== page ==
"What is the Spanish verb meaning to run?"

Facts Organized into a Logical Order (Sequence of Events)

Ex. "What are the steps a bill goes through before it becomes a law?"
"How were the American and French forces able to bottle up Cornwall and the

British at Yorktown?"

"How did Robinson Crusoe react when he discovered footprints in the sand?"

"What is the commercial method for producing hydrochloric acid?"

III. Divergent Questions

Questions with no right or wrong answers, but which encourage exploration

of possibilities. Requires both concrete and abstract thinking to arrive at an

appropriate response

Ex. "What might happen if Congress passes a law preventing the manufacture and

sale of cigarettes in the United States?"

"How would the story have been different if John had been a tall, strong boy

instead of disabled?"

"If you were stuck on a desert island and the only tool you had was a screwdriver,

what use might you make of it?"

"In what ways would history have been changed had the Spanish Armada

defeated the English in 1588?


IV. Higher Order Questions

Questions which require students to figure out answers rather than

remember them. Requires generalizations related to facts in meaningful patterns.

Types:

Evaluation: Requires judgment, value or choice based upon comparing of

ideas or objects to established standards.

Ex: "Which of the two books do you believe contributed most to an understanding

of the Victorian era? Why?"

"Assuming equal resources, who would you rate as the most skillful general, Robert

E. Lee or Ulysses S. Grant? Why?

Inference: Requires inductive or deductive reasoning

Inductive: Discovery of a general principle from a collection of specific facts.

Deductive: Logical operation in which the worth of a generalization is tested with

specific issues.

Ex: "We have examined the qualities these world leaders have in common. What

might we conclude, in general, about qualities necessary for leadership? Why?"

(Inductive)
"If the temperature of the gas remains the same, but gas is taken to an altitude of

4000 feet higher, what happens to the pressure of the gas? Why?" (Deductive)

Comparison: Requires student to determine if ideas/objects are similar, dissimilar,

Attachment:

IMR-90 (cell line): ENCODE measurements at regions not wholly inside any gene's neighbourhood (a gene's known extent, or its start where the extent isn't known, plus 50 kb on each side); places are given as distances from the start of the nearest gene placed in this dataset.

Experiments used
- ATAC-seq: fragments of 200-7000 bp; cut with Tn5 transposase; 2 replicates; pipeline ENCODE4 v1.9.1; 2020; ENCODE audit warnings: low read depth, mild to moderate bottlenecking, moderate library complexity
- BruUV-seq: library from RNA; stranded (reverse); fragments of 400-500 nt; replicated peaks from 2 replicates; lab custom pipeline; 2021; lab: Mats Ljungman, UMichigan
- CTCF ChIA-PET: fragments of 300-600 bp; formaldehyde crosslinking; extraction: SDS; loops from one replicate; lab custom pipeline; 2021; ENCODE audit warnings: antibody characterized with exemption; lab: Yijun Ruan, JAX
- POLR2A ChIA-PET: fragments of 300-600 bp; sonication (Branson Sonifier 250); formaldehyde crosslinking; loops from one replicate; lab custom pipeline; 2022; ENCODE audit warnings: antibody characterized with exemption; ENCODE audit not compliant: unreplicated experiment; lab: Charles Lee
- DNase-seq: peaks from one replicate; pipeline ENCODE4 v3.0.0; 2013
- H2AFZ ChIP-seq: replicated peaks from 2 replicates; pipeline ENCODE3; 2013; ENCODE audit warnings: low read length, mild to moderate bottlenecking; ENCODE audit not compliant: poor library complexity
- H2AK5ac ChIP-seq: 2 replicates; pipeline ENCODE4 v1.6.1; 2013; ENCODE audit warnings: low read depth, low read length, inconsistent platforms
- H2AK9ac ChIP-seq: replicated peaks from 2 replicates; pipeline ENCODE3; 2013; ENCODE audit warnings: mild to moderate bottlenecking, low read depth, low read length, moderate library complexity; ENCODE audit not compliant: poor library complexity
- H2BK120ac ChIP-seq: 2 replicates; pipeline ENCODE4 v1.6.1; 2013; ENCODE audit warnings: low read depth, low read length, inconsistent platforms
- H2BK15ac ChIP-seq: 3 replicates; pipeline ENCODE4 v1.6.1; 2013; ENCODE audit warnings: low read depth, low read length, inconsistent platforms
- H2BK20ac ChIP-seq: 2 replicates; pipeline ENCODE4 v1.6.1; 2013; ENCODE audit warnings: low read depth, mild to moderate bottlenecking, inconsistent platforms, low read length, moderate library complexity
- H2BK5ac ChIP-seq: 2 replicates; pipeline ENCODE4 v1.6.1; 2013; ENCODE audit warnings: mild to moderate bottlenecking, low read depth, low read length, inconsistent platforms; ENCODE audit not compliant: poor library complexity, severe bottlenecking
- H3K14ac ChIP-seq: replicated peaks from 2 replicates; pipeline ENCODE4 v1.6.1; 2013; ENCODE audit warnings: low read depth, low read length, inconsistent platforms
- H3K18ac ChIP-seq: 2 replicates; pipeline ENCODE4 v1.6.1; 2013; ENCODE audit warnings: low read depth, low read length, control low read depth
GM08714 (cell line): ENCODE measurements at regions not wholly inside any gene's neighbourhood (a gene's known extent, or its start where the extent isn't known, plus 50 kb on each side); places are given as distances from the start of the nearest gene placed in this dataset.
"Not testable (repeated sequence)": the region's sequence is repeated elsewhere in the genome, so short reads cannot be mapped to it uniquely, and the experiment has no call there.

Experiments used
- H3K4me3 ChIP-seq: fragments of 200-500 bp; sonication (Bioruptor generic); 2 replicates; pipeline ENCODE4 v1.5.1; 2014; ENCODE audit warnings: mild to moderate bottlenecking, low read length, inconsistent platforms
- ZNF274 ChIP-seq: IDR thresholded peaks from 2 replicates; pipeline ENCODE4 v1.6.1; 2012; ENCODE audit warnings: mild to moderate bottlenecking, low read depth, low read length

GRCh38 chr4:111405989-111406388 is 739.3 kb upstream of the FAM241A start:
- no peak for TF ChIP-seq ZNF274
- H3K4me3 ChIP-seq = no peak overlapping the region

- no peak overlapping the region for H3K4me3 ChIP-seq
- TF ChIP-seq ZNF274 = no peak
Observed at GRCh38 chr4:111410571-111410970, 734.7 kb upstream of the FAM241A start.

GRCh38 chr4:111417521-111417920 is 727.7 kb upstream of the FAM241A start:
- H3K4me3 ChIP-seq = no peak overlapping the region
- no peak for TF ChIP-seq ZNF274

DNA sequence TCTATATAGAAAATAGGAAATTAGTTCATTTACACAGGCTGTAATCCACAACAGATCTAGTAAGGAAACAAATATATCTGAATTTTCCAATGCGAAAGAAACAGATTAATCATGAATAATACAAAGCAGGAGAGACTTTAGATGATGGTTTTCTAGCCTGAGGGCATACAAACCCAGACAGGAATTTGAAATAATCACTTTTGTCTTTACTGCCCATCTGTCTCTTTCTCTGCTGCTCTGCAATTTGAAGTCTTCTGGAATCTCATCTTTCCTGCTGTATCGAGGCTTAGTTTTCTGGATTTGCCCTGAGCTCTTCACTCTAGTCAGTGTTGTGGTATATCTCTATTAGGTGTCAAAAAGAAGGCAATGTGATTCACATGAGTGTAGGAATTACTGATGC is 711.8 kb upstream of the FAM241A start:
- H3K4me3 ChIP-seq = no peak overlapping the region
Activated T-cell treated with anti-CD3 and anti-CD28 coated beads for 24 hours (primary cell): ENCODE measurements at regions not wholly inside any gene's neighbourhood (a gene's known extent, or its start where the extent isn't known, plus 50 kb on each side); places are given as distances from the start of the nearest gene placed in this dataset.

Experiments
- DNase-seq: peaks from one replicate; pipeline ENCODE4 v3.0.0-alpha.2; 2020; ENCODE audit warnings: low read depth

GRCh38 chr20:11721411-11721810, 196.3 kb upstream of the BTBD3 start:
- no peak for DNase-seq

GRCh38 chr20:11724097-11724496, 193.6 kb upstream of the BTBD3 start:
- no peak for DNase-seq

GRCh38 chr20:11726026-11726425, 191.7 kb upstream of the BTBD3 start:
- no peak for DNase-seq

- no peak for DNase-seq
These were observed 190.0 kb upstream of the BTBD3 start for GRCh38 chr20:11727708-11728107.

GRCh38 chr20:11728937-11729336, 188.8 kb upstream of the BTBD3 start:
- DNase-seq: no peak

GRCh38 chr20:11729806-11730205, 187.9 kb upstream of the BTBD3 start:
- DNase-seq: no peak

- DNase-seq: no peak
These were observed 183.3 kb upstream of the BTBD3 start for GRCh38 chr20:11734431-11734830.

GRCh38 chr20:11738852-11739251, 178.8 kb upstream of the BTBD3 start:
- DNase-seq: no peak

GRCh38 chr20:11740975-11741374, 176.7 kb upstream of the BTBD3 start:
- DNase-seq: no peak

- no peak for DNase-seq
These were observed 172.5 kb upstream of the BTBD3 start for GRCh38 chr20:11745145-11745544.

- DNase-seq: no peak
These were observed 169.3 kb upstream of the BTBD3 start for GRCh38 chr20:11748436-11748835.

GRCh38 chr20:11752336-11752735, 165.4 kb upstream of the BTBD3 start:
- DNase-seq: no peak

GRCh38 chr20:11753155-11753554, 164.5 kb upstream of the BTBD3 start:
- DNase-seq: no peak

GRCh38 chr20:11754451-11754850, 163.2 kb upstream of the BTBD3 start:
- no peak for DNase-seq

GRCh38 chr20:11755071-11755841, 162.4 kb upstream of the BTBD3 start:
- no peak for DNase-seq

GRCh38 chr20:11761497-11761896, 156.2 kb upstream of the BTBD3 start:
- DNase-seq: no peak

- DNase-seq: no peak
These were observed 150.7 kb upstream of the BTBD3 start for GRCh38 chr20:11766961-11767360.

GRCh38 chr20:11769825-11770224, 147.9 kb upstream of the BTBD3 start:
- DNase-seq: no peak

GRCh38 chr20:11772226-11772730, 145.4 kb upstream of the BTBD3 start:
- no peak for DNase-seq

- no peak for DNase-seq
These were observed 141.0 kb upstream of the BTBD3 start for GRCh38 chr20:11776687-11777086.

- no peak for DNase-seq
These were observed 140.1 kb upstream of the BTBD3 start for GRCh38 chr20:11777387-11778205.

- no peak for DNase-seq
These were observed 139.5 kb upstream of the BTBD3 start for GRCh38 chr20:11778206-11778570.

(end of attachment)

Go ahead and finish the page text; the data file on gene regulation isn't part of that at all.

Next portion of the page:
unrelated, or contradictory.

Ex: "Is a mussel the same thing as a clam?"

"What similarities and differences exist between Lincoln's Gettysburg Address and

Pericles' Funeral Oration?"

"What is the connection between Social Darwinism and the Supreme Court

actions of the late nineteenth century?"

Application: Requires student to use a concept or principle in a context different

from that in which she/he learned it.

Concept = Classification of events/objects that have common characteristics.

Principle = A relationship between two or more concepts.

Ex: "How was Gresham's Law demonstrated in the Weimer Republic of Germany?"

"Can you think of an example to fit this definition?"


Problem-solving:

Requires a student to use previously learned knowledge to solve a problem.

Students must see relationships between knowledge and the problem,

diagnose materials, situations, and environments, separate problems into

components parts, and relate parts to one another and the whole. This question

may generate answers the teacher hasn't anticipated.

Ex: "Suppose you grow up with the idea that dogs were bad. Out of the

many dogs you came into contact with, none bit you when you were quite young.

How would you react towards dogs now? Would the type, size, etc., of the dog

make any difference as to how you react? Explain the notion of prejudices using

this example."

V. Affective Questions

Questions which elicit expressions of attitude, values, or feelings of the

student.

Ex: "How do you feel about that?"

"Is that important to you?"

"Would you like to . . . ?"


VI. Structuring Questions

Questions related to the setting in which learning is occurring.

Ex: "Are there any questions?

"Any further comments?"

"Is the assignment clear?"

"Would you repeat that?"

"Are we ready to continue?"

Effective Questioning Techniques

Bloom’s Higher Order of Thinking

 Knowledge

 Comprehension

 Application

 Analysis

 Synthesis

 Evaluation
APPLE strategy

Ask the Question: Questions should be prepared in your lesson plan in advance.

Pause: Let the learners think about what you are asking. Give the learners 3-5

seconds to think prior to getting a response.

Pick: Pick on a learner by name to answer the question. Do not always pick on the

first learner that raised his hand. Remember to ask the question first and then call

the student by name after.

Listen: Listen to the answer, make eye contact with the learner, provide effect

words* when the answer is provided. Mix your effect words, nothing sounds more

phony than an instructor that always says "very good" whenever a learner answers

a question.

Expound and explain the learner's answer. Generate a dialog based on the

learner's response. If the learner's response was incorrect, redirect the question

back to the other learners. "That's an interesting response, but not the one I was

looking for. Student B, can you help expand on this answer."


DIFFERENT QUESTION APPROACHES